Relevant in an age where certain politicians work to gut OSHA, kill off unions, and return to laissez-faire capitalism.
posted by marsha56 at 3:00 PM on February 18, 2011

The Teapot Dome Scandal is my favorite. There was a great book about it that came out about 2 years ago. A great read!
posted by buzzkillington at 6:02 PM on February 18, 2011

James Garfield is kind of the most interesting president no one ever heard of. He could (supposedly) write in Greek and Latin at the same time (he was ambidextrous), and campaigned in German and English. He fought against corruption and hoped for closer ties between the US and Latin America. He was shot by a madman angry that he had been denied a government post, and suffered a long painful death with the bullet still in him, despite the use of a metal detector Alexander Graham Bell invited for the occasion (it was thrown off by the metal bedsprings).
posted by pynchonesque at 8:11 PM on February 18, 2011 [1 favorite]

I loved Legends, Lies, and Cherished Myths of American History by Richard Shenkman.
posted by SisterHavana at 10:13 PM on February 18, 2011

For me the fascinating stuff was the skirmishes between English and French long before the revolution. The British colonies were pushing west but hemmed in by mountains; the French strategy was to contain them using a series of military alliances with native groups, supported by a string of forts and trading posts. Thus the entire region from Canada to New Orleans was French-controlled (nominally, though it was all native land then of course). And all through the region you see cities with French names, Detroit, Des Moines, Boise, St. Louis... names all completely Americanized like they were never French. Try saying détroit or boisée all French-like, it's amusing.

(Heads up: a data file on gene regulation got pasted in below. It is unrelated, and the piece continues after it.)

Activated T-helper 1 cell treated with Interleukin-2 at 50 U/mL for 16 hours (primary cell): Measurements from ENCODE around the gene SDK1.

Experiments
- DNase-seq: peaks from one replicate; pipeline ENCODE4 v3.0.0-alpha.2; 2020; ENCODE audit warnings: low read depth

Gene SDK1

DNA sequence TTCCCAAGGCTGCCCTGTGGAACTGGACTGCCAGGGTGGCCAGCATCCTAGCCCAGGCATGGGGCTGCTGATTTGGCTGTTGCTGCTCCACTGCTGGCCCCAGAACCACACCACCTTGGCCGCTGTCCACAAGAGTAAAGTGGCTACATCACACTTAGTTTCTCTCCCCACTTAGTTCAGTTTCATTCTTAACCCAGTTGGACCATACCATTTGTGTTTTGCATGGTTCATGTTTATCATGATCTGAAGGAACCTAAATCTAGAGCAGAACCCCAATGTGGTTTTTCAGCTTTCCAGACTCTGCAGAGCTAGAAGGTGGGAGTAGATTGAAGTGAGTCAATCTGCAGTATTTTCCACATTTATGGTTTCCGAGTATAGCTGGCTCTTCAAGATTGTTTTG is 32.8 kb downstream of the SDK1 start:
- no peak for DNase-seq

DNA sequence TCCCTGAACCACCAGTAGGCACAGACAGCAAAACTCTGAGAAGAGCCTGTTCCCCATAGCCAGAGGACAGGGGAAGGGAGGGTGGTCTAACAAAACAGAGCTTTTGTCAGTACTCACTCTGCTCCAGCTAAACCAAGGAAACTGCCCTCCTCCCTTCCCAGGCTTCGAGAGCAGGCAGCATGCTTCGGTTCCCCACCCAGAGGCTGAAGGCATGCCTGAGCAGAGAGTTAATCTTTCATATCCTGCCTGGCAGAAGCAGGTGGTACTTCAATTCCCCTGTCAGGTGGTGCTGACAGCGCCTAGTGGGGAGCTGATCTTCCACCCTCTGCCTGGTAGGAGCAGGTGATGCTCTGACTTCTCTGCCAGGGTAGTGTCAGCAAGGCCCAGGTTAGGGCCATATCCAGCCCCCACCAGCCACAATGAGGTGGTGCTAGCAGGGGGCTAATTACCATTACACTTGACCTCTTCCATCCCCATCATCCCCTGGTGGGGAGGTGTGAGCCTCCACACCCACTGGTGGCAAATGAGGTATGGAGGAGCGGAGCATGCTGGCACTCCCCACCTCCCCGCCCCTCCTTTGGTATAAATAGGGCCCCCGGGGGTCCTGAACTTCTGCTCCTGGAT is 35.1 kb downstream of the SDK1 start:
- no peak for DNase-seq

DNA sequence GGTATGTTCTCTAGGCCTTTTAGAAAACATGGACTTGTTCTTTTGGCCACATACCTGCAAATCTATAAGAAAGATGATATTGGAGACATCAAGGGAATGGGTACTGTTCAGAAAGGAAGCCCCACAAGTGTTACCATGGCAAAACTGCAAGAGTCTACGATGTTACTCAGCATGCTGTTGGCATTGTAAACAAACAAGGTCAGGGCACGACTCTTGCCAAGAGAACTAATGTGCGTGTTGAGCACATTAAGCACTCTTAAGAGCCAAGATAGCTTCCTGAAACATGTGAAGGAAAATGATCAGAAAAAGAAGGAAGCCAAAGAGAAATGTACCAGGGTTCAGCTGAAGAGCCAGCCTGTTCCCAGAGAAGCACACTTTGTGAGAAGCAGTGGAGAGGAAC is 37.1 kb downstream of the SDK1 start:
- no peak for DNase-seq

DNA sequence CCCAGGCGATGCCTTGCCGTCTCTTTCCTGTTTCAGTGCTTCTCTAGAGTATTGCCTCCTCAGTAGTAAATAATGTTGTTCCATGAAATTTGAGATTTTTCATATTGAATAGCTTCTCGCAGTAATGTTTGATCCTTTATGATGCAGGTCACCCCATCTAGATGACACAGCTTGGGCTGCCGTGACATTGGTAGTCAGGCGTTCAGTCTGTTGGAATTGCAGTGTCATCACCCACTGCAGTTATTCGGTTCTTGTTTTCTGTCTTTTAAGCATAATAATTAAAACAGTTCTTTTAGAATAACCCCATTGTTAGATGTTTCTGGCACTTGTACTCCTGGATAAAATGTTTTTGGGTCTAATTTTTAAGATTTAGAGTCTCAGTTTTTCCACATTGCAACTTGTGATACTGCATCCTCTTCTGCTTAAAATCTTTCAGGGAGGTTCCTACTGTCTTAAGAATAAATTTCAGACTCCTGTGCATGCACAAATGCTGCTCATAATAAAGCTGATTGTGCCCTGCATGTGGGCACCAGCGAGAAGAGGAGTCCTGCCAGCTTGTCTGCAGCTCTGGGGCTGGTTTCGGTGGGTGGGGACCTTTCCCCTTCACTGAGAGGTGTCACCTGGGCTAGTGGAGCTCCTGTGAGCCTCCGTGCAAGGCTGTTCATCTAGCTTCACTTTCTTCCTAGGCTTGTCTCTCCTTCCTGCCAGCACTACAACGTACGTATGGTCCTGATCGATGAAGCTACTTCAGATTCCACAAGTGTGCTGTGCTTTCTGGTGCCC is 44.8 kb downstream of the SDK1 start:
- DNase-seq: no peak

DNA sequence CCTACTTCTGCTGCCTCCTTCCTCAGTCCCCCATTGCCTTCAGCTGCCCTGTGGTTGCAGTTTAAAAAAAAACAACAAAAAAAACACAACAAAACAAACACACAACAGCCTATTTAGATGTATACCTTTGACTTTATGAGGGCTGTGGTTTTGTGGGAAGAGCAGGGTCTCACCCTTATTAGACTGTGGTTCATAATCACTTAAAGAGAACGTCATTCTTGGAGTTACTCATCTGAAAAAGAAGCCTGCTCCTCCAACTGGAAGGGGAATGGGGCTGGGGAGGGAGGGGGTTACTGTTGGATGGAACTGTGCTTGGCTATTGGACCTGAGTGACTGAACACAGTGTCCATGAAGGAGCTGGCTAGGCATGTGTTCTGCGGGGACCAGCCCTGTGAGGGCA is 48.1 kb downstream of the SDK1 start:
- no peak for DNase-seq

The Cajuns in Louisiana are a fascinating story too. As you probably know they are French-speaking. Their origin is the colony of Acadia ("Acadian" = "Cajun"), which is present-day Maine, New Brunswick, and Nova Scotia. The colony flipped back and forth between the English and French so many times (typically a prize in various treaties) that they just did their own thing without caring which flag was flying, but when the British king drafted them and they refused to fight they were deported. The French king invited them to Louisiana and many settled there; others dispersed throughout the east coast; many died; and some remained in their homeland and have kept the culture going.
posted by PercussivePaul at 2:02 AM on February 19, 2011 [1 favorite]

Wow, way to bork a link: Adriaen van der Donck in Wikipedia, spelled correctly. Sorry dude, you definitely deserve better.
posted by Quietgal at 1:12 PM on February 19, 2011

The narratives behind a few of the insurrections in America are pretty fascinating when you look into them: The fact that Italian anarchists were thought to have bombed Wall Street in 1920 and killed dozens and injured over 140 people has always fascinated me.
posted by jeremias at 5:40 AM on February 20, 2011

I've always been intrigued by the story of the mysterious vanishing of the settlers at Roanoke in the late 1580s - no signs of a struggle, just the word CROATOAN carved in a tree, and 90 men, 17 women and 11 children were never heard from again. The Wikipedia entry is short on spooky atmospherics, sadly.
posted by CunningLinguist at 8:15 AM on February 20, 2011 [1 favorite]

The first inauguration of Andrew Jackson: